This valve is designed using origa­mi fold­ing tech­niques. These folds give the valve more flex­i­bil­i­ty: if the flow of water reach­es a cer­tain speed – itself set accord­ing to our require­ments – it will open to allow the flow to take place with­out the need to oper­ate it remote­ly. The process is there­fore pas­sive. “Being able to per­form a func­tion pas­sive­ly, with a flex­i­ble object, lim­its the process­es that would have to be put in place if the func­tion in ques­tion were active,” says the researcher. There is no need to install an oper­a­tor to mea­sure the flow rate and final­ly acti­vate the valve at the right moment.

A pro­to­type of the valve with pas­sive prop­er­ties6, research to opti­mise it is still ongoing.

A sig­nif­i­cant advan­tage is that a flex­i­ble object tends to adapt eas­i­ly to its envi­ron­ment, whether it is sta­ble or sub­ject to chang­ing con­di­tions. “It’s like the fable of the Oak and the Reed, the lat­ter being flex­i­ble enough to cope with the wind,” she says. “This phe­nom­e­non can also be observed with sea­weed, which can fol­low the sea cur­rent with­out being uproot­ed. But to design such an object, you need to be able to con­trol how it will deform. Origa­mi and kiriga­mi allow you to do just that: con­trol the defor­ma­tion in a fair­ly com­plex way,” con­cludes Sophie Ramana­nari­vo. “That is why this tech­nique is of such great research interest.”

A myriad of applications

These Japan­ese arts allow the cre­ation of flex­i­ble objects at a low­er cost, more resis­tant depend­ing on the con­di­tions of use, and whose pas­sive func­tion­ing could almost earn them the qual­i­fi­ca­tion of “intel­li­gent objects”. Thanks to all these advan­tages, origa­mi and kiriga­mi have many appli­ca­tions in many fields.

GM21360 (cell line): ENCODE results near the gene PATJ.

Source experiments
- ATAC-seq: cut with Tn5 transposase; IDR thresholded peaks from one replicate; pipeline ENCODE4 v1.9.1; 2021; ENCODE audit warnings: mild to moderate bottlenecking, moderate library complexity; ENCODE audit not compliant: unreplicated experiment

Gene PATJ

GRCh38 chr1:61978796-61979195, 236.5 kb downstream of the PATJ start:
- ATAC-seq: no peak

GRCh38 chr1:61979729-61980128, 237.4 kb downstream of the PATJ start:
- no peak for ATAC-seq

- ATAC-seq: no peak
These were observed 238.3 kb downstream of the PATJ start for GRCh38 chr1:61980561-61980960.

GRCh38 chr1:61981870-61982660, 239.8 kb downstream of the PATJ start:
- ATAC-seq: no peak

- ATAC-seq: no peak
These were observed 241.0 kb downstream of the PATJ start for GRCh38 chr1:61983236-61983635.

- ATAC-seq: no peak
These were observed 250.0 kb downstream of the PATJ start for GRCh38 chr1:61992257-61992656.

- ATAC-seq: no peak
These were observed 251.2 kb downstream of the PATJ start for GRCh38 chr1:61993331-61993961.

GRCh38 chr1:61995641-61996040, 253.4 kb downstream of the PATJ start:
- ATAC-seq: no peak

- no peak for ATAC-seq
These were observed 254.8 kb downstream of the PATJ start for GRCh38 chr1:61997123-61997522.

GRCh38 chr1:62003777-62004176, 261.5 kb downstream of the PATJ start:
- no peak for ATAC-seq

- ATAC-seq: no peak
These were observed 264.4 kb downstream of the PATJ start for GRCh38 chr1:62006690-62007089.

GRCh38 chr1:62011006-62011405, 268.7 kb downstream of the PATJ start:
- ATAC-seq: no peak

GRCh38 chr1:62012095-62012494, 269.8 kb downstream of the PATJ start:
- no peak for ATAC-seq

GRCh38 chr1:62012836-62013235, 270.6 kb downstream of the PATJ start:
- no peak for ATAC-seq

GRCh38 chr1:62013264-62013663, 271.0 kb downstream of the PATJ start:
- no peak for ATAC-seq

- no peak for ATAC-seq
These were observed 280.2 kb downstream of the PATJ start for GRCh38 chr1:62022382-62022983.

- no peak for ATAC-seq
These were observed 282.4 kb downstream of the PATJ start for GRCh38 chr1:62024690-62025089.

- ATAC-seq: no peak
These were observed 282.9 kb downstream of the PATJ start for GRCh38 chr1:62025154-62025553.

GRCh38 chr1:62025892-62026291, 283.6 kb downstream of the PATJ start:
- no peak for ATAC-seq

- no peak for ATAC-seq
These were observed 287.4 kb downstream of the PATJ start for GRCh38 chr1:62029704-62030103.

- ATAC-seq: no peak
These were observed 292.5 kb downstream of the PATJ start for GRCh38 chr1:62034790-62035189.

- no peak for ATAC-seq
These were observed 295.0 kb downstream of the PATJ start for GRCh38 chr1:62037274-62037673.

“These Japan­ese arts could almost earn flex­i­ble objects the title of intel­li­gent objects.”

In fact, this type of tech­nique is already being used in every­day life, for exam­ple in a deliv­ery box. It con­sists of three lay­ers, one of which is made of cor­ru­gat­ed card­board – in the shape of a wavelet. This is an origa­mi tech­nique to absorb shocks dur­ing trans­port. The same goes for crepe bob­bins, also made of card­board, which use the kiriga­mi tech­nique to pro­tect what they surround.

These assets can also enable tech­no­log­i­cal inno­va­tions. For exam­ple, they allow the solar pan­els of a satel­lite7 to unfold and ori­en­tate them­selves accord­ing to the time of day, giv­ing it an ide­al posi­tion in rela­tion to the sun at all times. Once the con­trol of the objec­t’s defor­ma­tion was acquired, researchers were also able to make a kind of shield to pro­tect a drone: the rotariga­mi8.   

Pablo Andres
1] *Lad­HyX : une unité mixte de recherche CNRS, École poly­tech­nique – Insti­tut Poly­tech­nique de Paris.
2Ramana­nari­vo, S., Godoy-Diana, R., & Thiria, B. (2011). Rather than res­o­nance, flap­ping wing fly­ers may play on aero­dy­nam­ics to improve per­for­mance. Pro­ceed­ings of the Nation­al Acad­e­my of Sci­ences108(15), 5964–5969.
3Haas F, Woot­ton RJ. 1996 Two basic mech­a­nisms in insect wing fold­ing. Proc. R. Soc. B: Biol. Sci. 263, 1651–1658.
4Polygeri­nos, P., Cor­rell, N., Morin, S. A., Mosadegh, B., Onal, C. D., Petersen, K., … & Shep­herd, R. F. (2017). Soft robot­ics: Review of fluid-driven intrin­si­cal­ly soft devices; man­u­fac­tur­ing, sens­ing, con­trol, and appli­ca­tions in human-robot inter­ac­tion. Advanced Engi­neer­ing Mate­ri­als19(12), 1700016.
5Lida, F., & Laschi, C. (2011). Soft robot­ics: Chal­lenges and per­spec­tives. Pro­ce­dia Com­put­er Sci­ence7, 99–102.
6Marzin Tom, de Lan­gre Emmanuel and Ramana­nari­vo Sophie. 2022 Shape recon­fig­u­ra­tion through origa­mi fold­ing sets an upper lim­it on drag. Proc. R. Soc. A. 478: 20 220 592 http://​doi​.org/​1​0​.​1​0​9​8​/​r​s​p​a​.​2​0​2​2​.0592
7S. A. Zir­bel, R. J. Lang, M. W. Thom­son, D. A. Sigel, P. E. Walke­mey­er, B. P. Trease, S. P. Magle­by, L. L. How­ell, J. Mech. Des. 2013, 135, 11.
8Sareh, P. et al. (2018) ‘Rotoriga­mi: A rotary origa­mi pro­tec­tive sys­tem for robot­ic rotor­craft’, Sci­ence Robot­ics, 3(22), p. eaah5228. Avail­able at: https://​doi​.org/​1​0​.​1​1​2​6​/​s​c​i​r​o​b​o​t​i​c​s​.​a​a​h5228.

Our world explained with science. Every week, in your inbox.

Get the newsletter